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Title: Reproducibility studies and interlaboratory concordance for androgen assays in female plasma.
Authors: Fears TR,  Ziegler RG,  Donaldson JL,  Falk RT,  Hoover RN,  Stanczyk FZ,  Vaught JB,  Gail MH
Journal: Cancer Epidemiol Biomarkers Prev
Date: 2000 Apr
Branches: BB, EBP, ITEB, MEB, REB
PubMed ID: 10794485
PMC ID: not available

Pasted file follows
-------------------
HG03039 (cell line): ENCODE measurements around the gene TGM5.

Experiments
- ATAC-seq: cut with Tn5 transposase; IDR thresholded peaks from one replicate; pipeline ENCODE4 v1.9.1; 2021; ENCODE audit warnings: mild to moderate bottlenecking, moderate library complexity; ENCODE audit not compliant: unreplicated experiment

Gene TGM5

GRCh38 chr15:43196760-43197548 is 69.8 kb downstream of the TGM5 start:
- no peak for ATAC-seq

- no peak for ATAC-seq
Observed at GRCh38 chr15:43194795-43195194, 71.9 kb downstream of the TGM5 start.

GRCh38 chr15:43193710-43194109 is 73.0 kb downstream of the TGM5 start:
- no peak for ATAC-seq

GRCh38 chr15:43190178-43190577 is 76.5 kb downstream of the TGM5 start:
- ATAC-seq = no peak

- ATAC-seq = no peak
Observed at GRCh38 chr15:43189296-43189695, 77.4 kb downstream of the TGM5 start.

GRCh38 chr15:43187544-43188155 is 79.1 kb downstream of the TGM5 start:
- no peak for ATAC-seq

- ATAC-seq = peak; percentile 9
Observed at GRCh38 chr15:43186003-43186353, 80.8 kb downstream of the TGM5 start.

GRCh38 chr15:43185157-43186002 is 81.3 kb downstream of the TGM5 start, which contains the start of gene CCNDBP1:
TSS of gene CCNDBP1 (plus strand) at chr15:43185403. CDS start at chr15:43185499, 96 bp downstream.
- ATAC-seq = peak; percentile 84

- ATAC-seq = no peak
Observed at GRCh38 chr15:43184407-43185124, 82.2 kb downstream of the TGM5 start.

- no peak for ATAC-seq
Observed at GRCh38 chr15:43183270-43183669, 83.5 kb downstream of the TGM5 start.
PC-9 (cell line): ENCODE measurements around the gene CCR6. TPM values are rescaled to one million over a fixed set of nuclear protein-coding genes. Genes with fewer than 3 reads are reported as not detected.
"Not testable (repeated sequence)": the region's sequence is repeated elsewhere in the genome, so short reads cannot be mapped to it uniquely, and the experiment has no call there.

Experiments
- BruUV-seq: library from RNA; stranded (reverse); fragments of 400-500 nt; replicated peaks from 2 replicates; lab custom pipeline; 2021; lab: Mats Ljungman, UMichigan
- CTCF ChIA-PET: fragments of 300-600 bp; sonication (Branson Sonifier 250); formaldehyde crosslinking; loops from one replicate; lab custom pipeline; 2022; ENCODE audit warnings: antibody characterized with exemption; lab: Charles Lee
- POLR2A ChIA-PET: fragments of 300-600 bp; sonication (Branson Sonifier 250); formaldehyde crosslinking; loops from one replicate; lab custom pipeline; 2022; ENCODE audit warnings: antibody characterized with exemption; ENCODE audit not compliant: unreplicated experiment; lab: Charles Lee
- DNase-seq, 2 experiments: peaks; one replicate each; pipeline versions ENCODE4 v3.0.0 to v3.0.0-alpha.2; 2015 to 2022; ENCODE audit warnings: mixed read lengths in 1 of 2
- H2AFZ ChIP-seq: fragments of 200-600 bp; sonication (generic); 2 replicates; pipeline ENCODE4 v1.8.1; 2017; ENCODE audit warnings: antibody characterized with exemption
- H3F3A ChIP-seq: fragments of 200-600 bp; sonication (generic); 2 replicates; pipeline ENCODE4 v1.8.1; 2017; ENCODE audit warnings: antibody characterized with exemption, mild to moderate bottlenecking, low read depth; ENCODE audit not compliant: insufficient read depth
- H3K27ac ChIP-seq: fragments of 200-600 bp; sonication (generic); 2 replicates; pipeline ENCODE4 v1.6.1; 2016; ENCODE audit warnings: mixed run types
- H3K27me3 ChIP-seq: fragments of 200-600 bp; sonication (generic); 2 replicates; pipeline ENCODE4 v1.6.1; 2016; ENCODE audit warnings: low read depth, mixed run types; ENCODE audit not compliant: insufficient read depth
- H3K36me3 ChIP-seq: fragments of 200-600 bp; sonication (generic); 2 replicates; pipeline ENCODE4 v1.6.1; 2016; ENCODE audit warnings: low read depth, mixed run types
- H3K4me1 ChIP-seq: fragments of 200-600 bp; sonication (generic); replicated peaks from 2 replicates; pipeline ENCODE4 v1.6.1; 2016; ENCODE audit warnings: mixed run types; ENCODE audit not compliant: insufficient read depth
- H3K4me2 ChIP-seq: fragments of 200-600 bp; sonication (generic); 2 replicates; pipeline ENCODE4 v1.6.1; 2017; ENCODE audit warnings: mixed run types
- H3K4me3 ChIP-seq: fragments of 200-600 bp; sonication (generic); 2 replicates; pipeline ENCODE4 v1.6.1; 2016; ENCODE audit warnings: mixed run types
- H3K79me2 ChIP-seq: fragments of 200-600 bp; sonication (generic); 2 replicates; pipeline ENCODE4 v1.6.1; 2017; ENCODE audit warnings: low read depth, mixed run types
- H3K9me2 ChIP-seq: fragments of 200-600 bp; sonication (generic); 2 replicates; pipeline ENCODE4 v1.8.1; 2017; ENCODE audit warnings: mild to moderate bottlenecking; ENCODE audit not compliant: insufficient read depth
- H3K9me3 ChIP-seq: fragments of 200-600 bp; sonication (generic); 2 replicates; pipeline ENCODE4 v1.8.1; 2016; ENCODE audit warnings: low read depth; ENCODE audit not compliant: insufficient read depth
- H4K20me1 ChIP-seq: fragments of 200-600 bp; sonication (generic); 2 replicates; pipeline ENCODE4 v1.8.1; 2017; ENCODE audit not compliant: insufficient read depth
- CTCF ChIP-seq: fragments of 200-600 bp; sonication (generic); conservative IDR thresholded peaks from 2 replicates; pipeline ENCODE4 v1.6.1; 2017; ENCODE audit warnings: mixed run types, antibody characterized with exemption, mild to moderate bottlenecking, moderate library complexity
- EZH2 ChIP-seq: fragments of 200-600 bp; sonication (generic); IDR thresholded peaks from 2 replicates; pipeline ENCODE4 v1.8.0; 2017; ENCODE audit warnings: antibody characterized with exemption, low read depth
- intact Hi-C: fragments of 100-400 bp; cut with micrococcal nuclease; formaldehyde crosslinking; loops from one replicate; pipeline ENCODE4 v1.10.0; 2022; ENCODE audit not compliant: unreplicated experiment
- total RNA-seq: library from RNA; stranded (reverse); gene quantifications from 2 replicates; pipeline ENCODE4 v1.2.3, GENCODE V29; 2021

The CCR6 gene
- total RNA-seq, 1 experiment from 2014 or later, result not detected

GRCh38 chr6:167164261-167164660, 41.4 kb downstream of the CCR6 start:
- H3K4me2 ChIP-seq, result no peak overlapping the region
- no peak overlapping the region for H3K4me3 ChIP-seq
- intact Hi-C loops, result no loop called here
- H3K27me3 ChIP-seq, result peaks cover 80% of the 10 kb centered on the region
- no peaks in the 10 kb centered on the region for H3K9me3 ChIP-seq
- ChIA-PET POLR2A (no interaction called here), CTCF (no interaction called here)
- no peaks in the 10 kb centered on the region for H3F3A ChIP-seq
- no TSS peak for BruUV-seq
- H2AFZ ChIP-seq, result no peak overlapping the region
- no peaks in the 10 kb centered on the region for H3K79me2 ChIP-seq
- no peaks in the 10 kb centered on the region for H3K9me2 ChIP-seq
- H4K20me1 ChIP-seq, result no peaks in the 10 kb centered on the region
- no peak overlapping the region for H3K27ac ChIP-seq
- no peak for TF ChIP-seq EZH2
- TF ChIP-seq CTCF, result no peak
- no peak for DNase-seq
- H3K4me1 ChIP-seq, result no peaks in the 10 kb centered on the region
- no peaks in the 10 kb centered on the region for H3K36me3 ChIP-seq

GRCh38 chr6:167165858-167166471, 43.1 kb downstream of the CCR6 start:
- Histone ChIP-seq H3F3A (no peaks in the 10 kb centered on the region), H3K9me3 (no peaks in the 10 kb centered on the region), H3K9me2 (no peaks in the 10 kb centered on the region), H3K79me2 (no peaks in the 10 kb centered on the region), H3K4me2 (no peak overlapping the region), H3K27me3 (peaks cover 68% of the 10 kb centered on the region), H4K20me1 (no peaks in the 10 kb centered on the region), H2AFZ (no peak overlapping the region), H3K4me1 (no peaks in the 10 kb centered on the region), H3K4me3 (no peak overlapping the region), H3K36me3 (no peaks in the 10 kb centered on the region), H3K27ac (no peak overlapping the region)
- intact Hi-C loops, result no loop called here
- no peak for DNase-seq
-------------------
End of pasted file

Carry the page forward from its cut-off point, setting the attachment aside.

Abstract: We conducted studies to determine the magnitude and sources of variability in androgen assay results and to identify laboratories capable of performing such assays for large epidemiological studies. We studied androstanediol (ADIOL), androstanediol glucuronide (ADIOL G), androstenedione (ADION), androsterone glucuronide (ANDRO G), androsterone sulfate (ANDRO S), dehydroepiandrosterone (DHEA), dehydroepiandrosterone sulfate (DHEA S), dihydrotestosterone (DHT), and testosterone (TESTO). A single sample of plasma was obtained from five postmenopausal women, five premenopausal women in the midfollicular phase of the menstrual cycle, and five women in the midluteal phase, divided into aliquots, and stored at -70 degrees. Four sets of two coded aliquots from each woman were then sent to participating labs for analysis at monthly intervals over 4 months. Using the logarithm of assay measurements, we estimated the components of variance and three measures of reproducibility. The usual coefficient of variation is a function of the components that are under the control of the laboratory. The intraclass correlation between measurements for a given individual is the proportion of the total variability that is associated with individuals. The minimum detectable relative difference is important to evaluate study feasibility. Results suggest that a single sample of ADIOL G, DHEA, DHEA S, and ANDRO G (with two lab replicates per sample) can be used to discriminate reliably among women in a given menstrual phase or menopausal status. The results for DHT, TESTO, ADION, and ANDRO S are more problematic and suggest that the present measurement techniques should be used with care, especially with midluteal phase women. The results for ADIOL suggest that this assay is not yet ready for use in epidemiological studies.